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Hear from Jeffrey Gahris, Candidate for DuPage Forest Preserve Commissioner, District 4

Jeff is a 30 year resident of DuPage County, having moved here with his wife Bonnie from Ohio. In addition to pursuing a career at the U.S. Environmental Protection Agency, Jeff has served as a 12-year Environmental Commissioner for the Village of Glen Ellyn, and is the current leader of the Sierra Club in DuPage. He also worked with SCARCE on energy education projects, including a film festival, and has actively educated the public about solar energy as a solar ambassador and as a leader of the DuPage Clean Energy Coalition. He has a Master's Degree in Environmental Science from Miami University.


Learn more about Jeff's campaign:

https://www.jeff4dupageforests.com/


Here are Jeff's answers to a YTDO questionnaire.


1. Racial Injustice and systems of oppression have been on the front burner of American society recently, instigated by mass protests and demonstrations calling for racial equality in many systems that have historically and currently kept Black Americans down. If elected, what is a change or some changes that you would make in order to shrink the many disparities that have plagued black communities for generations?


Like many Americans, I grew up in a conservative family with learned implicit bias and some degree of racism. If elected, l would ask questions about policies and practices for hiring staff at the Forest Preserve District (FPD). Also, I would urge a reaffirmation that the preserves are for everyone. The preserves are free and offer recreational opportunities for low income families. The presence of black individuals or families who are recreating should not be questioned. Finally, I would oppose efforts to impose fees for organized district activities that might make them unaffordable.



2. What motivated you to run for this position?


Ever since spending part of my childhood in a rural and partially wooded area, I have been drawn to nature and the need to protect it. My environmental career and other projects have drawn to a close, so I now have for the first time the opportunity to run for office. Given my diverse experiences as an environmental professional and community activist, this is a natural next step for me.



3. What are some benefits that we would come to expect by having you in your respective position over your opponent?


You will see more proactive efforts to bring solar energy to the FPD, a pro-labor attitude, an added emphasis on restoration of natural areas, and a holistic problem-solving approach. You will see a voice for how government must not merely be frugal with taxpayer dollars, but cost-effective for certain public services that the private sector cannot provide. The District can be a leader on public education efforts for how to protect the environment and mitigate climate change.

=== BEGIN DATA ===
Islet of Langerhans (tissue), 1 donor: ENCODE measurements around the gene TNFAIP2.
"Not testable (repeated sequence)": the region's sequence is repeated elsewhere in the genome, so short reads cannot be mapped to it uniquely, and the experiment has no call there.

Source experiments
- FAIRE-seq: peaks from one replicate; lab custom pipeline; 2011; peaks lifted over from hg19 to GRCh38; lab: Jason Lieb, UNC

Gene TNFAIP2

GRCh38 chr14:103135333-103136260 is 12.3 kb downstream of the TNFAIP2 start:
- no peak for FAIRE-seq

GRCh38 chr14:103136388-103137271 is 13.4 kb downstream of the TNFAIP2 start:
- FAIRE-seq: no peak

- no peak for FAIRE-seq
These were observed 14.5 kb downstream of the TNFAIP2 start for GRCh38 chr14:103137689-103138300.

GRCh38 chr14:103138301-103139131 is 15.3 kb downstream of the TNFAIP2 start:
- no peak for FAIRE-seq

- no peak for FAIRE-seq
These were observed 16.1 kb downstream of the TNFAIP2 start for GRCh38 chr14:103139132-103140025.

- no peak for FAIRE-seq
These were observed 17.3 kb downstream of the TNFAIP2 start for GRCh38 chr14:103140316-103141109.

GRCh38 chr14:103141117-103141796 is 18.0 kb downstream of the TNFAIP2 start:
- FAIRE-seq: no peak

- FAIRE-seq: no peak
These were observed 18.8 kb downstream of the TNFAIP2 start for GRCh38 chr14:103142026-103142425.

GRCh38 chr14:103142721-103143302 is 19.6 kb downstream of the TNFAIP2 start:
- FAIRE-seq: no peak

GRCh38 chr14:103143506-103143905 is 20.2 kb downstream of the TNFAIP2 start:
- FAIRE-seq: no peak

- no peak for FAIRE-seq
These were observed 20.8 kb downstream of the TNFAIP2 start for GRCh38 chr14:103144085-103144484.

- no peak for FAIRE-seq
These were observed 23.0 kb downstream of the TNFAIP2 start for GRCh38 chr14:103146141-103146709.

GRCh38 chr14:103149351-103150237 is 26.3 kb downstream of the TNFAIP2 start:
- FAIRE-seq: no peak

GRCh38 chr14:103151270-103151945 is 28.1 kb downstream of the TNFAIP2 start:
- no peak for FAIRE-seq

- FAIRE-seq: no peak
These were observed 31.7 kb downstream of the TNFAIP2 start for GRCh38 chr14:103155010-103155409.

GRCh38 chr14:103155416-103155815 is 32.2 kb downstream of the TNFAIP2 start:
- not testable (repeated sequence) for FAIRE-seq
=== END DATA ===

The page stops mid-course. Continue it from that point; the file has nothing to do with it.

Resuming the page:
4. What is your take on the BLM movement? The changes that they are proposing (Defunding/Abolishing police, Other Police Reform)?


The BLM movement reflects a deep frustration with a broken social contract, leading to violence, extreme demands, and a need for us to acknowledge white privilege. This requires difficult discussions, and a need to see how environmental professionals can be more welcoming and inclusive of African Americans. The FPD has a police force, but it is not militarized like many urban police departments. Still, a review of procedures and funding priorities is in order. In this instance, we have the opportunity to work with police officers and rangers in a respectful tone while setting high standards for professional conduct. The bottom line is this: I need to be humble and open to learning how to best address the problem of race as I have not had the experience of being a police officer, and more importantly, I do not walk in the shoes of a black man.



5. Recently, the Supreme Court ruled that it was illegal to discriminate against employees or candidates based off of sexual orientation, which serves as a landmark case towards the fight for equality, acceptance, and protection of LGBTQ+ rights. In light of this wonderful verdict, what are some ways that you wish to bolster the health and prosperity of our LGBTQ+ communities and residents?


My pronouns are he/him/his, and I see a need to assure any member of the LGBTQ community who works at the FPD that equality, acceptance, and protection of rights in the work environment is very important.


We also need to reach out to the LGBTQ community at large to see how the recreational needs of that community may be satisfied in a safe environment in our forest preserves. Our public lands should be viewed as sacred ground, not just for the natural beauty, but as a haven for all of us regardless of who we are, to interact with nature to satisfy an innate human need.


6. Climate change is the most pressing issue facing our world as a whole. What in your capacity will you do to make DuPage County a greener place?


I would ask the Board of Commissioners to authorize energy audits or follow-up on prior audits, to review all feasible sites for solar energy, and to quickly move toward a carbon neutral organization. I have had some experience with energy audits and solar energy, which is on the roof of our home. This can also mean quantifying carbon sequestration through the restoration of natural areas, and even assessing the impacts of a changing climate on the health of our local forests. More importantly, we need to show DuPage residents how we can be leaders in addressing climate change using local solutions, and to convey the urgency of this task. We need to be on the right side of history on this issue.





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